Below is the rush transcript for "This Week" on February 2, 2014 and it may contain errors.
STEPHANOPOULOS: Good morning. And welcome to This Week.
Super Bowl security alert, new plans in place for the year's premier game. Breaking details on law enforcement's biggest worries.
Plus, Christie's crisis. New Bridgegate allegations. So what did the governor know and when did he know it?
(BEGIN VIDEO CLIP)
BARACK OBAMA, PRESIDENT OF THE UNITED STATES: America does not stand still and neither will I.
(END VIDEO CLIP)
STEPHANOPOULOS: Did President Obama start his comeback at the State of the Union? What can really get done right now?
And pot luck...
(BEGIN VIDEO CLIP)
UNIDENTIFIED FEMALE: On January 1, we tripled our sales.
UNIDENTIFIED MALE: Tripled?
UNIDENTIFIED FEMALE: Tripled.
(END VIDEO CLIP)
STEPHANOPOULOS: The stunning impact of legal marijuana. Is it safe? And is it coming to your state next? Republican leader Paul Ryan, the powerhouse roundtable and our team of experts take it all on right here this Sunday morning.
ANNOUNCER: From ABC News, This Week with George Stephanopoulos starts now.
STEPHANOPOULOS: Hello again, packed show this Super Bowl Sunday so let's get right to our top story. Unprecedented security at the big game. That's a live shot you see of Times Square and MetLife stadium. Law enforcement officials locked in saying these next few hours posed the greatest danger. ABC's chief justice correspondent Pierre Thomas tracking everything being done to block an attack.
Good morning, Pierre.
PIERRE THOMAS, ABC NEWS CORRESPONDENT: Good morning, George.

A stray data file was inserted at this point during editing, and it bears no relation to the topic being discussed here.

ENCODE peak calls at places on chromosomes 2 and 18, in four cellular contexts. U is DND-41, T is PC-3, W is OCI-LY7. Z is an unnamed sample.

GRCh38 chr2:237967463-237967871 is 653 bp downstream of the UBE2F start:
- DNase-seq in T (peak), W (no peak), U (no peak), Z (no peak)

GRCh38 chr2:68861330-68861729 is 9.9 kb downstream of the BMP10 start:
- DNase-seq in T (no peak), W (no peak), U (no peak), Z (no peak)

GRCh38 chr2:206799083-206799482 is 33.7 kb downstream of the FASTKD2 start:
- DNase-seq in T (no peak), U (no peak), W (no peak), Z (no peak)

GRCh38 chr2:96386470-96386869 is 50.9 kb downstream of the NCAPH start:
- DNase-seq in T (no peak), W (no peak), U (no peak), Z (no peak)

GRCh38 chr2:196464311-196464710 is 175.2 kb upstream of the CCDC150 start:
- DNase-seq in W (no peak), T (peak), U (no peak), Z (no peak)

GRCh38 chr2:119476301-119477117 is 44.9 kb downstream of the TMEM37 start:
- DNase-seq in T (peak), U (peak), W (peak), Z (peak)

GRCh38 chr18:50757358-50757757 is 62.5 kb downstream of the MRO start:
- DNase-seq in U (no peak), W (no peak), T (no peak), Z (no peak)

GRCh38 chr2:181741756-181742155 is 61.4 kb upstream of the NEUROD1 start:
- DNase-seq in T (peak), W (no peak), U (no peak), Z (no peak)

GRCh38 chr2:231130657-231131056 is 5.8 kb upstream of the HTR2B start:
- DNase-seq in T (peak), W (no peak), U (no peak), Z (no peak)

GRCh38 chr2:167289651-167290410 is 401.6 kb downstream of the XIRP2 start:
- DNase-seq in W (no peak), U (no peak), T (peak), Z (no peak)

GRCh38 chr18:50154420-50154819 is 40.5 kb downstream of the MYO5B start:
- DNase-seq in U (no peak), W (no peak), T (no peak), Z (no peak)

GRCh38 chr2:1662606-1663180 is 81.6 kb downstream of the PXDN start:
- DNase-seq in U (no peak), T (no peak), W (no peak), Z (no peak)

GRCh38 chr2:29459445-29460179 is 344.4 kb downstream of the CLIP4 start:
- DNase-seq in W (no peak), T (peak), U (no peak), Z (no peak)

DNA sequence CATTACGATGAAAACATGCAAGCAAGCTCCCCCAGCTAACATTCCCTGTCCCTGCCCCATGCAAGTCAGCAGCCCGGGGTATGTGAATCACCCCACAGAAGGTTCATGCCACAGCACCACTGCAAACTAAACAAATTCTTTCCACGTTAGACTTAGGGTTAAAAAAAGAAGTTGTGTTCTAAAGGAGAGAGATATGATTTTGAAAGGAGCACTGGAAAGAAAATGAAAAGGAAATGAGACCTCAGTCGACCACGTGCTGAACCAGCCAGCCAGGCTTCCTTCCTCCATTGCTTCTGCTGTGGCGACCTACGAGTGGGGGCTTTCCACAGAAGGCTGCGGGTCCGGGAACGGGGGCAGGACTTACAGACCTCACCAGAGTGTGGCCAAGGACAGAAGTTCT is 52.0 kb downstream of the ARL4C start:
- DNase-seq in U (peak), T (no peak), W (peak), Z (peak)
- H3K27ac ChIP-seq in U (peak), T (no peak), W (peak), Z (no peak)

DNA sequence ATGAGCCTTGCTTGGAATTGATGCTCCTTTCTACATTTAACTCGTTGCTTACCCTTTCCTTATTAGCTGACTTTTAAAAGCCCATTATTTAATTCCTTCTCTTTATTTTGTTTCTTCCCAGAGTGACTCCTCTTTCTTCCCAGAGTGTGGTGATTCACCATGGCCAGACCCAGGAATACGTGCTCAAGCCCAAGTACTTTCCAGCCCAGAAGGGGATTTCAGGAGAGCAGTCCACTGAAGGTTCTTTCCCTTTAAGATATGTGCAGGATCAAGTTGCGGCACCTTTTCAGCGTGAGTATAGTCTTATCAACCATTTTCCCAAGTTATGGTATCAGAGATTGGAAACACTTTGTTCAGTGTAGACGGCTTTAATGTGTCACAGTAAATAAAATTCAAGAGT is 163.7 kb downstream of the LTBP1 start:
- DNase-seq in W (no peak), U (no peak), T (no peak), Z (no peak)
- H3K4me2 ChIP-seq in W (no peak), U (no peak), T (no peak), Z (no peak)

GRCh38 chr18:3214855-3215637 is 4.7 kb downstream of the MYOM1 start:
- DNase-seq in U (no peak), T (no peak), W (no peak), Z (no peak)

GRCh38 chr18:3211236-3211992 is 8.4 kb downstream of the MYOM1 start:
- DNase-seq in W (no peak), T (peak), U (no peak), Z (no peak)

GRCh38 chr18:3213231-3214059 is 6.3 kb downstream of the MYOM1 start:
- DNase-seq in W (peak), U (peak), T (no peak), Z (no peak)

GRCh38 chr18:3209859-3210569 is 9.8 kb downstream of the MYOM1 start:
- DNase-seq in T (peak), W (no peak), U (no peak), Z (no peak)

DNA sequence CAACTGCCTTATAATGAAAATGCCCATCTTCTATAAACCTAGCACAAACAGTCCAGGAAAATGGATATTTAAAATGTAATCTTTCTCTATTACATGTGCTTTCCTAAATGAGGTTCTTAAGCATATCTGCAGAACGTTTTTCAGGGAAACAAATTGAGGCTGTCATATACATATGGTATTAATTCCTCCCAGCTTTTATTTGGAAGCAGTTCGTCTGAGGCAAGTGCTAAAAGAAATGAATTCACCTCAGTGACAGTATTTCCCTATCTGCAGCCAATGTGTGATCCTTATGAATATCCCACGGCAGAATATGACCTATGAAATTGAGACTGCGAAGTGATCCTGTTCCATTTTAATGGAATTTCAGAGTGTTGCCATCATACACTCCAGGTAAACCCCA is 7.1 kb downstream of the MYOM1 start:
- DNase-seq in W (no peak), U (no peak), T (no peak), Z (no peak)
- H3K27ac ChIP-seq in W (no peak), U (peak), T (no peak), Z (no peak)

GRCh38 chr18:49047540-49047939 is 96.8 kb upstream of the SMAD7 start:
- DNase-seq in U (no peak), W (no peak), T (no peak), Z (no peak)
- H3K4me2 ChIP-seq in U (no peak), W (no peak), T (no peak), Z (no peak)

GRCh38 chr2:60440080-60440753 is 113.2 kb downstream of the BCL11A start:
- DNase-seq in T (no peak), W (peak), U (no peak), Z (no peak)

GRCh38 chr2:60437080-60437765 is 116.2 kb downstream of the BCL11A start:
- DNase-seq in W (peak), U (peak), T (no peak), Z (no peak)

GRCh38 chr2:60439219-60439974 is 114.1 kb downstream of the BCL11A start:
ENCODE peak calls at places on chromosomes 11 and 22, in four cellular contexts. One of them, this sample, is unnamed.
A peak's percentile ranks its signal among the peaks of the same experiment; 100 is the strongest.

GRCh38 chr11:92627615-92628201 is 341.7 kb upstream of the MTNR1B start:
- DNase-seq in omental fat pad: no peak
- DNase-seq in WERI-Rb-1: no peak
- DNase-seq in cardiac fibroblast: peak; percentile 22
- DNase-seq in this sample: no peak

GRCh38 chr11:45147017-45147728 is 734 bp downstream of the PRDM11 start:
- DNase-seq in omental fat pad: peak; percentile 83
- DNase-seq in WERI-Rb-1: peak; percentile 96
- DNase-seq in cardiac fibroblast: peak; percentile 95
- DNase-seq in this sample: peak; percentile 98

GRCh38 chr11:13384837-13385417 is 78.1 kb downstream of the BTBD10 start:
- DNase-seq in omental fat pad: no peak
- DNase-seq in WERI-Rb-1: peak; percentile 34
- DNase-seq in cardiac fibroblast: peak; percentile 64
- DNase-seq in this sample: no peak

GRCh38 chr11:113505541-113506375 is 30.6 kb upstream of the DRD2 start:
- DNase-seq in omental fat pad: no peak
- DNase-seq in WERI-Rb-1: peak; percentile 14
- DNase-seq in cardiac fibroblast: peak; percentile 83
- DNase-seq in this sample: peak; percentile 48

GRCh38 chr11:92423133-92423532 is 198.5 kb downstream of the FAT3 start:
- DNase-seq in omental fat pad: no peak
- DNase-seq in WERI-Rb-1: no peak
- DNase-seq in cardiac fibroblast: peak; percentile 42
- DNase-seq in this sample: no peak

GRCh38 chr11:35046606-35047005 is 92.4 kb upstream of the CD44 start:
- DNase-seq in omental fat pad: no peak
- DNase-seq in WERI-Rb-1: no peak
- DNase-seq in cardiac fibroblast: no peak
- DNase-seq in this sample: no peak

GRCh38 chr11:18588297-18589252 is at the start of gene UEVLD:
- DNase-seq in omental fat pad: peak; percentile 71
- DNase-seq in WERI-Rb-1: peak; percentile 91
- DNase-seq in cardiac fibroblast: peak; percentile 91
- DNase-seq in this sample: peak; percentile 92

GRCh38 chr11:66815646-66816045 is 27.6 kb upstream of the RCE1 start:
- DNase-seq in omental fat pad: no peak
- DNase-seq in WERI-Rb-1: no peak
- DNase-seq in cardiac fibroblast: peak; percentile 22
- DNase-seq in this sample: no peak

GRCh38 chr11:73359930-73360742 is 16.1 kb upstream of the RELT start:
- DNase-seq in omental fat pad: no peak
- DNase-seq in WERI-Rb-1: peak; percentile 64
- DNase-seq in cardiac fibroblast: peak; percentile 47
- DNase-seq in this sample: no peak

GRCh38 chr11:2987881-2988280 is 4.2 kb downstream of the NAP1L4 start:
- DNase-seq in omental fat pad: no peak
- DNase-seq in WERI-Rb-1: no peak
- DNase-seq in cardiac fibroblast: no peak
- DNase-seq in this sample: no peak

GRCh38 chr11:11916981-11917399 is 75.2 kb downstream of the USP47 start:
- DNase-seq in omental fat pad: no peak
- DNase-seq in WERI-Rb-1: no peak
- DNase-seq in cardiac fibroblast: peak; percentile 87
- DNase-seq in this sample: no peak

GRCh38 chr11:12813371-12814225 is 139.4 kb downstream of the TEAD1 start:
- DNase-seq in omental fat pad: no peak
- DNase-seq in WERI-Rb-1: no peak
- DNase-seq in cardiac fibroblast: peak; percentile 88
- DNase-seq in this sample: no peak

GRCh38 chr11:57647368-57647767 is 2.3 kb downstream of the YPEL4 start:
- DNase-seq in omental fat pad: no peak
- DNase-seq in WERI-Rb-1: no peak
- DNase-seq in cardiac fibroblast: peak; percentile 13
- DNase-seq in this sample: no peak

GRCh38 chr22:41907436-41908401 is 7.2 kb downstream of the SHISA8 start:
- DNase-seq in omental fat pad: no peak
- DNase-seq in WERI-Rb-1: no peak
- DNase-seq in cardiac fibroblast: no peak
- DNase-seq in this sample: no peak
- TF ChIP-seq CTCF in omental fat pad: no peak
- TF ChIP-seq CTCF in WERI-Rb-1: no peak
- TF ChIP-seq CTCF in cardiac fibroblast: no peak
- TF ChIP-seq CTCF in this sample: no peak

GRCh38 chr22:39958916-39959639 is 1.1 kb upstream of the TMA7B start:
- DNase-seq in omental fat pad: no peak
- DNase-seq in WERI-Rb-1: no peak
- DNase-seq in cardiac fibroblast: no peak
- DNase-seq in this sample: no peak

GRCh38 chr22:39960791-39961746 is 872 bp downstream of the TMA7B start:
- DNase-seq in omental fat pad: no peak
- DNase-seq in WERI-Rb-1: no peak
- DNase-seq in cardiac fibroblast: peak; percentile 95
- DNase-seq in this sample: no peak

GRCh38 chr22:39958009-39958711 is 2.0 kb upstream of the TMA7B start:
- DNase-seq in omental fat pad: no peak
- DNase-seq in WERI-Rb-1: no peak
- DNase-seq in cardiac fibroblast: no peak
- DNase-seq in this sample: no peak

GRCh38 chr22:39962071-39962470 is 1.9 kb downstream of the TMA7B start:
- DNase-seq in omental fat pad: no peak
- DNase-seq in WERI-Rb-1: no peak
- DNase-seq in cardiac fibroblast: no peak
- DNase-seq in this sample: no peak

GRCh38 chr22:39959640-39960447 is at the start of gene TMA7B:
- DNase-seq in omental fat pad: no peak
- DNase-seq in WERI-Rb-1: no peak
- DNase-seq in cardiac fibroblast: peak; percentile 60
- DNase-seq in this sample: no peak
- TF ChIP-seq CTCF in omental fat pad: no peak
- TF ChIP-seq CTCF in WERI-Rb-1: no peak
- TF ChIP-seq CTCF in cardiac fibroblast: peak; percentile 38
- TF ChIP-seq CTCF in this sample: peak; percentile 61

This is the Super Bowl of security. Think about it, the nation's biggest event located at the country's number one terror target: the New York City region. No specific threat has been identified, but we're about to enter into a critical phase for police -- the hours leading to the big game.
THOMAS: This morning, MetLife Stadium is a fortress, but for the next few hours the attention of police will turn to the softest, most vulnerable target -- fans streaming to the Super Bowl by mass transit, tens of thousands traveling by subways and trains.
Specialized units with the NYPD and TSA viper teams will be checking anyone with bags.
At this staging area, bomb sniffing dogs and sophisticated radiation and X-Ray machines scan for explosives and weapons for every delivery to the big game.
You're talking food, everything?
UNIDENTIFIED MALE: Everything, sir. Even seat cushions.
THOMAS: On the waters today, State Police patrols. There are SWAT teams and units to hunt for weapons of mass destruction all to protect the thousands of fans in the 10 block NFL fan zone in Times Square and the Super Bowl.
There are even supersonic F-16 fighter jets to protect against threats in the sky. I saw firsthand when I suited up to go along on a training mission with the New Jersey air national guard.
In this exercise, a team of three F-16s is told to intercept this Cessna headed toward the big game. The fighter jets will shoot down any threat from the sky.
We spoke to New York City's top two law enforcement officials about what they fear most.
UNIDENTIFIED MALE: An event like this, you know, the person that we don't know about who comes out of nowhere who wants to make a statement.
UNIDENTIFIED MALE: The issue of concern continues to remain not only in New York, but in the country, the lone wolf. As we saw in Boston, the two brothers that conspired...